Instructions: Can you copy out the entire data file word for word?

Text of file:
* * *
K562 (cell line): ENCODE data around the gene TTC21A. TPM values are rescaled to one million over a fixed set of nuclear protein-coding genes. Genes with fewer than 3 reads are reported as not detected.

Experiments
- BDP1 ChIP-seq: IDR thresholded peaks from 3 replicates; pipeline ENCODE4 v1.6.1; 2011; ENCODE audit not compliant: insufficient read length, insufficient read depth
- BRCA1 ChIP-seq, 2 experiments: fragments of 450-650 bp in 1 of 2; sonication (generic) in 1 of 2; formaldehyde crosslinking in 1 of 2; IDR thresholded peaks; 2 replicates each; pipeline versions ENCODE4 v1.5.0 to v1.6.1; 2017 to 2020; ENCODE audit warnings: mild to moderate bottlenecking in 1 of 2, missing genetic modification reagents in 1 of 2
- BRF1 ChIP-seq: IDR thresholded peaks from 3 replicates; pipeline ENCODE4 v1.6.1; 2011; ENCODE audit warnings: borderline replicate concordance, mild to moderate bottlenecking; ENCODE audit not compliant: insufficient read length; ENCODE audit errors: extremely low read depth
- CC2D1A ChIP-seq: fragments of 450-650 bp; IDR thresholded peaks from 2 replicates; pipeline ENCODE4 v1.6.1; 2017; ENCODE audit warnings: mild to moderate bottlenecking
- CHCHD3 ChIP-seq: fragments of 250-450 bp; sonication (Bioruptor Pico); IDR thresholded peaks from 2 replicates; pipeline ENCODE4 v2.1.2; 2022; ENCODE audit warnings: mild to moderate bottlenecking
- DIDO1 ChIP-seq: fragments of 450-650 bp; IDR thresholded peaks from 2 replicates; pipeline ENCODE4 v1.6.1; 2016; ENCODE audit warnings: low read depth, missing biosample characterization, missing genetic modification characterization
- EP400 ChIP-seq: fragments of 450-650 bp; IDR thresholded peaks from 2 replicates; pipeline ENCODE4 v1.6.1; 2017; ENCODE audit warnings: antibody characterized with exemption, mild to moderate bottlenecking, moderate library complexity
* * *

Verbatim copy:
K562 (cell line): ENCODE data around the gene TTC21A. TPM values are rescaled to one million over a fixed set of nuclear protein-coding genes. Genes with fewer than 3 reads are reported as not detected.

Experiments
- BDP1 ChIP-seq: IDR thresholded peaks from 3 replicates; pipeline ENCODE4 v1.6.1; 2011; ENCODE audit not compliant: insufficient read length, insufficient read depth
- BRCA1 ChIP-seq, 2 experiments: fragments of 450-650 bp in 1 of 2; sonication (generic) in 1 of 2; formaldehyde crosslinking in 1 of 2; IDR thresholded peaks; 2 replicates each; pipeline versions ENCODE4 v1.5.0 to v1.6.1; 2017 to 2020; ENCODE audit warnings: mild to moderate bottlenecking in 1 of 2, missing genetic modification reagents in 1 of 2
- BRF1 ChIP-seq: IDR thresholded peaks from 3 replicates; pipeline ENCODE4 v1.6.1; 2011; ENCODE audit warnings: borderline replicate concordance, mild to moderate bottlenecking; ENCODE audit not compliant: insufficient read length; ENCODE audit errors: extremely low read depth
- CC2D1A ChIP-seq: fragments of 450-650 bp; IDR thresholded peaks from 2 replicates; pipeline ENCODE4 v1.6.1; 2017; ENCODE audit warnings: mild to moderate bottlenecking
- CHCHD3 ChIP-seq: fragments of 250-450 bp; sonication (Bioruptor Pico); IDR thresholded peaks from 2 replicates; pipeline ENCODE4 v2.1.2; 2022; ENCODE audit warnings: mild to moderate bottlenecking
- DIDO1 ChIP-seq: fragments of 450-650 bp; IDR thresholded peaks from 2 replicates; pipeline ENCODE4 v1.6.1; 2016; ENCODE audit warnings: low read depth, missing biosample characterization, missing genetic modification characterization
- EP400 ChIP-seq: fragments of 450-650 bp; IDR thresholded peaks from 2 replicates; pipeline ENCODE4 v1.6.1; 2017; ENCODE audit warnings: antibody characterized with exemption, mild to moderate bottlenecking, moderate library complexity